On the contrary, research seems to confirm that for routine surgeries, a lower level of explicit communication brings about higher team performance, while a high level of implicit coordination has a positive effect on performance (Broekhuis and van Donk, 2011; Wheelock et al., 2015; Butchibabu et al., 2016). When the standardization of a surgical procedure is high, a larger proportion of implicit coordination means that there can be a greater focus on the surgical task, since it frees up an individual's mental resources and there can thus be a more effective and efficient team communication (Manser, 2009; Gorman, 2014).
Intense discussions/talks in routine surgeries thus tend to be associated with a high probability of poorer surgical performance and increased risks to patient safety (Seelandt et al., 2014; Tschan et al., 2015; Wheelock et al., 2015; Singer et al., 2016). The importance of remaining vigilant throughout a case is also key, as is maintaining a highly efficient team operating in a silent environment, especially when the surgical procedure presents a high level of routineness (Wheelock et al., 2015; Tschan et al., 2015; Keller et al., 2016).
However, empirical evidence regarding the most appropriate coordination strategies during routine surgery still remains scarce and not definitive (Mazzocco et al., 2009; Sun et al., 2018). For this reason and since routine interventions are by far the most frequent in hospitals (e.g. Abbott et al., 2017; Steiner et al., 2017), this work focuses on the study of team coordination dynamics in such a context.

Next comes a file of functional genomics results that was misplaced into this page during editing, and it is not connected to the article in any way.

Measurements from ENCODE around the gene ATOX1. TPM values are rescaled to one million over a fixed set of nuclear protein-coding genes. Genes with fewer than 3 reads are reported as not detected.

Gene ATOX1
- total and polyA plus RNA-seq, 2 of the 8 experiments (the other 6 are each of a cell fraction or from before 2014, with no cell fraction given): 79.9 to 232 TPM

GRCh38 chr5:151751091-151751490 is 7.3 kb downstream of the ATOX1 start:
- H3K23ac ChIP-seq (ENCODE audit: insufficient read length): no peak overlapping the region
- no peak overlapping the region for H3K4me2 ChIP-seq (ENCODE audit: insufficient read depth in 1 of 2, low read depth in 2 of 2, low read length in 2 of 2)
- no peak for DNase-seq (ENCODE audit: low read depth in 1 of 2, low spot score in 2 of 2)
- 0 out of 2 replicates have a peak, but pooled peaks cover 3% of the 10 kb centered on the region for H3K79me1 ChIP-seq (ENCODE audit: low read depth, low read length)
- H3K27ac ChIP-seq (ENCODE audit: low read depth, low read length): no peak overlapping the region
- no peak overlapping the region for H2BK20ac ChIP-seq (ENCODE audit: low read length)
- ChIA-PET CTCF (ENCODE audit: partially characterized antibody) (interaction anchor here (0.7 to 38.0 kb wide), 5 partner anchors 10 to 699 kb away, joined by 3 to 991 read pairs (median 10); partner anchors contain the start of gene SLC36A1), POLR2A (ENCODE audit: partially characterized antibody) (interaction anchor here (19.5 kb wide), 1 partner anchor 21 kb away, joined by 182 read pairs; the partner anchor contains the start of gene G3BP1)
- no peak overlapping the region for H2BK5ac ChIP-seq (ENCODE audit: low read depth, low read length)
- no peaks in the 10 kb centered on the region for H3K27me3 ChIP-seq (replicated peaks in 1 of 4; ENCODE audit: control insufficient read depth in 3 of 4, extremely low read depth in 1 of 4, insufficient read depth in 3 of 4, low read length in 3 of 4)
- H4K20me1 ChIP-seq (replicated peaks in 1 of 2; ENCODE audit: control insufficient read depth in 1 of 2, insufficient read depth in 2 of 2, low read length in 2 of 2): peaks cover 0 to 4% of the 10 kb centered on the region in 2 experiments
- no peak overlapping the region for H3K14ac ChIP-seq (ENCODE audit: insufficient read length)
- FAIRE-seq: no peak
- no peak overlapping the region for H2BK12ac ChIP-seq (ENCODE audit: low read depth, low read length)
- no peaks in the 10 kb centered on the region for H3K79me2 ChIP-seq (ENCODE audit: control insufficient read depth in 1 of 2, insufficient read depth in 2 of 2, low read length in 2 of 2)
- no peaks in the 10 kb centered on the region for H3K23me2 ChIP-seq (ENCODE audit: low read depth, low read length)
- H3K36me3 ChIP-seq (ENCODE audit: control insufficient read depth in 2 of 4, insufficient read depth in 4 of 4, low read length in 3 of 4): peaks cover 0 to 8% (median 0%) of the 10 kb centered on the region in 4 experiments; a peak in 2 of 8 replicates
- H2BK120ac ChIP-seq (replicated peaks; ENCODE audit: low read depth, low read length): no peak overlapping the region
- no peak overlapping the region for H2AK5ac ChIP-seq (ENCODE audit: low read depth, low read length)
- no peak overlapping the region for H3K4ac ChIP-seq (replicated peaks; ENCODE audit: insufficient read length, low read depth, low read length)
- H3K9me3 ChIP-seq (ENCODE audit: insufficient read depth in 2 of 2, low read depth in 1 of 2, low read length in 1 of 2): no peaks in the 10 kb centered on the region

We thus focus on routine surgery, and we hypothesize a negative effect of explicit coordination, which implies higher communication overheads and reduced focus on surgical task, and a positive effect of implicit coordination.
Thus, our first hypothesis is:
The lower the explicit coordination of the surgical team through verbal interaction, the higher the team's performance
The dynamics and effectiveness of team coordination in surgeries also depend on Team Cohesion, recognizing, in particular, the important role of shared mental models (Cannon-Bowers et al., 1993; Mathieu et al., 2000; McComb and Simpson, 2014) and of a collaborative environment for providing high quality and safe patient care (Catchpole et al., 2008; Mazzocco et al., 2009; Ancarani et al., 2011; Kurmann et al., 2014; Siu et al., 2016). Indeed, members of cohesive teams working in a collaborative and trusting environment experience fewer conflicts and discussions, tend to anticipate and support each other, and are able to increase their performance thanks to reduced stress levels (Arora et al., 2010; Wheelock et al., 2015; Singer et al., 2016). In this way, team cohesion enhances implicit coordination and harmonizes team behaviors, thus improving their ability to cope with surgical problems, and to communicate more efficiently (Burtscher and Manser, 2012; Gorman, 2014; Sacks et al., 2015; Gjeraa et al., 2017). This in turn indirectly improves the quality and safety of surgical procedures.